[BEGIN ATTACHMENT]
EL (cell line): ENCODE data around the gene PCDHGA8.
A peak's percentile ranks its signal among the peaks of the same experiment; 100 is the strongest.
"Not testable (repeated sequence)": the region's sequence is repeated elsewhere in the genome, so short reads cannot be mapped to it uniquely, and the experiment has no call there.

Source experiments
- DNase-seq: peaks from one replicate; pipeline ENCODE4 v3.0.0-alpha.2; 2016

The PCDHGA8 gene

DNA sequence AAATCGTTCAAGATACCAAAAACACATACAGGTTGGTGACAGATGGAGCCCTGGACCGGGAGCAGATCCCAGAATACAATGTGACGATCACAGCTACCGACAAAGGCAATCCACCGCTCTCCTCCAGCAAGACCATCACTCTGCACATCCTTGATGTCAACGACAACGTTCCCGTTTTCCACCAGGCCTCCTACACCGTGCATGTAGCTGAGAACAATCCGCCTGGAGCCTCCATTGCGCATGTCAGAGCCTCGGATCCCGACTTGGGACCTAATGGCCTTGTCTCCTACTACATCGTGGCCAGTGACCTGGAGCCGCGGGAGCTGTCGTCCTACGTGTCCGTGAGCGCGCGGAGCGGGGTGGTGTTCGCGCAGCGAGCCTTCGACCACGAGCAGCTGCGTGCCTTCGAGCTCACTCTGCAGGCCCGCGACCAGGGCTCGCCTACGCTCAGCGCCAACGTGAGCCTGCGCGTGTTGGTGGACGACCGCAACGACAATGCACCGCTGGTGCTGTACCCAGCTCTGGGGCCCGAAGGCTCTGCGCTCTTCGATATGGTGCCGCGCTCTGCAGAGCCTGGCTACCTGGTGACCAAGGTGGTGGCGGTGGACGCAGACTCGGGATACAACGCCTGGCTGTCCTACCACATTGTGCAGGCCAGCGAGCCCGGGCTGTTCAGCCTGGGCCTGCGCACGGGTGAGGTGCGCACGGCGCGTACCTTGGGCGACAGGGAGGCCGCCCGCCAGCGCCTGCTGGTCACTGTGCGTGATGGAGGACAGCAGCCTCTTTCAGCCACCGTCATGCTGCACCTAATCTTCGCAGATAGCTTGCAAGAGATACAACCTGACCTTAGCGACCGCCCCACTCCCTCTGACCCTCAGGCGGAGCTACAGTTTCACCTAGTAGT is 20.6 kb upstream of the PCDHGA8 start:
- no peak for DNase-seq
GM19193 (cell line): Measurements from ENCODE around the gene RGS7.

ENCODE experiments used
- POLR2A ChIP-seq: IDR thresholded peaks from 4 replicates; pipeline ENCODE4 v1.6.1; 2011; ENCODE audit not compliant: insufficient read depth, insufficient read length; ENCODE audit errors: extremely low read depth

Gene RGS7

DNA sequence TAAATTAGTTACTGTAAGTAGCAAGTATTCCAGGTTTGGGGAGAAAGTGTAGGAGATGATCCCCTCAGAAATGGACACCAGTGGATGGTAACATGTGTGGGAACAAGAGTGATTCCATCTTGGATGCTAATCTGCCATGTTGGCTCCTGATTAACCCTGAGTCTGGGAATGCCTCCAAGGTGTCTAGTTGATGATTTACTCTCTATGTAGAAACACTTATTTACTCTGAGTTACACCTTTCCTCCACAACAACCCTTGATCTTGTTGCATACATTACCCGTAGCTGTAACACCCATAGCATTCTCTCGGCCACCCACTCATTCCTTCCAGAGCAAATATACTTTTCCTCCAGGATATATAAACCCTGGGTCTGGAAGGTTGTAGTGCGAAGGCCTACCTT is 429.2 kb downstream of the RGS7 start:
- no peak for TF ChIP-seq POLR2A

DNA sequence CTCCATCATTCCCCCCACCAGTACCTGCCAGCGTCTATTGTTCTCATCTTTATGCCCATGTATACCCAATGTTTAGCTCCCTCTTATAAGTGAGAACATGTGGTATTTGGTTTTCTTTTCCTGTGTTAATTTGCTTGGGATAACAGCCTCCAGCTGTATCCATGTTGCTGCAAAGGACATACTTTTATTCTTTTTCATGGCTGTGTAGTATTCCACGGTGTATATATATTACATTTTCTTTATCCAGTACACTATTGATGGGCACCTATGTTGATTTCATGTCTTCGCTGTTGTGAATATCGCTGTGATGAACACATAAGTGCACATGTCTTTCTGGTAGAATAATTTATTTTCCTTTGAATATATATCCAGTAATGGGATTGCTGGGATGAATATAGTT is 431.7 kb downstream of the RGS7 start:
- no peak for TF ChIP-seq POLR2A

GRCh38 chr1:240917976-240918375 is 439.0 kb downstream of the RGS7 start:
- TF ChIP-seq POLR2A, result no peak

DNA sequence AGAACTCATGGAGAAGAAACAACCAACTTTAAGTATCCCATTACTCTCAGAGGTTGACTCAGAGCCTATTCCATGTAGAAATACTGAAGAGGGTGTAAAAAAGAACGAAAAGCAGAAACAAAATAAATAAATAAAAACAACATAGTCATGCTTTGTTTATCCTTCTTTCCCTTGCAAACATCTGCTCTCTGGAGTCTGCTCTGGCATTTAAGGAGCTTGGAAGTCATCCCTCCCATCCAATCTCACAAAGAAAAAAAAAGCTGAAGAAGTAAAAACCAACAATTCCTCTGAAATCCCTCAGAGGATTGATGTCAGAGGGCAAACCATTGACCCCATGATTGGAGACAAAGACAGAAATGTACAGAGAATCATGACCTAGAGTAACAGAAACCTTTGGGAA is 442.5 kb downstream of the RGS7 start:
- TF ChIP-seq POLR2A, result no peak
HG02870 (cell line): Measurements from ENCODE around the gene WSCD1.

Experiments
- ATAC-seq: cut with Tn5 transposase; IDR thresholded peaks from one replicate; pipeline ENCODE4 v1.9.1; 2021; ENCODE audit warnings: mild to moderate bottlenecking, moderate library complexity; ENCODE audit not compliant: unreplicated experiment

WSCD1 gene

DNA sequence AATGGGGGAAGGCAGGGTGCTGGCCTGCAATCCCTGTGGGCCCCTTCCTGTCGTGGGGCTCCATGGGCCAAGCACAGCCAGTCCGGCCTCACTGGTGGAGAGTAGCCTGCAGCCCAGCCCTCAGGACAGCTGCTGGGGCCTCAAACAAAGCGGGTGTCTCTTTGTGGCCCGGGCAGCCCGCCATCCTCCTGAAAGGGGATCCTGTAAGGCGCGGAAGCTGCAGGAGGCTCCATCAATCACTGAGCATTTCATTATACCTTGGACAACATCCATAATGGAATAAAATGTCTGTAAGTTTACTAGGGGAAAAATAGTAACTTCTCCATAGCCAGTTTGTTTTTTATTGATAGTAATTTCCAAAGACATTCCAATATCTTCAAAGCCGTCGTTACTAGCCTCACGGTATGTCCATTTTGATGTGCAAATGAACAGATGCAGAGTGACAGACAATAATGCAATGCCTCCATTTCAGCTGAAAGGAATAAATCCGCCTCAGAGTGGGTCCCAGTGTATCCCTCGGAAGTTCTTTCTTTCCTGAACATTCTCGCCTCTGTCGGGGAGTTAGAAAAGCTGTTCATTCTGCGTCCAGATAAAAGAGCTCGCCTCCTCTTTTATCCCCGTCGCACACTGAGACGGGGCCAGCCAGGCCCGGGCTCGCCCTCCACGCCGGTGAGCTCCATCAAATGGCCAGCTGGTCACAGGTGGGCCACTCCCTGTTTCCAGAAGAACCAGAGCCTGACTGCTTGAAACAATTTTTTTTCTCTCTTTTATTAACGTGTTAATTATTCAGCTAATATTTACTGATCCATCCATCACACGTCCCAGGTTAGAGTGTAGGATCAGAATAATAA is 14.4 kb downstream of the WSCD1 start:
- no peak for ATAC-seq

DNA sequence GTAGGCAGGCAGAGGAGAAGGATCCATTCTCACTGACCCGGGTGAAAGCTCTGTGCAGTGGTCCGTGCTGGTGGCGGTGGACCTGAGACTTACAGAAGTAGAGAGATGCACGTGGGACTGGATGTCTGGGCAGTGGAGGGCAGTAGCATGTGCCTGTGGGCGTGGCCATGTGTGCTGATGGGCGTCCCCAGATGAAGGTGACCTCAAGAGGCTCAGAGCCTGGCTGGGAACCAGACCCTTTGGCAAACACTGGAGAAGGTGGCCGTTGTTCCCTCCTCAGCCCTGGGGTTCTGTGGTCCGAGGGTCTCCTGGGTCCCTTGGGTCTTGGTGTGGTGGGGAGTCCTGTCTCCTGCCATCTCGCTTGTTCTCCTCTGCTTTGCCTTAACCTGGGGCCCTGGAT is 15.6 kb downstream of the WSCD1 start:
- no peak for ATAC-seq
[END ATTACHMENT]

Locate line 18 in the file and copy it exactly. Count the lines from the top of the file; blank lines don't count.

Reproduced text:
- TF ChIP-seq POLR2A, result no peak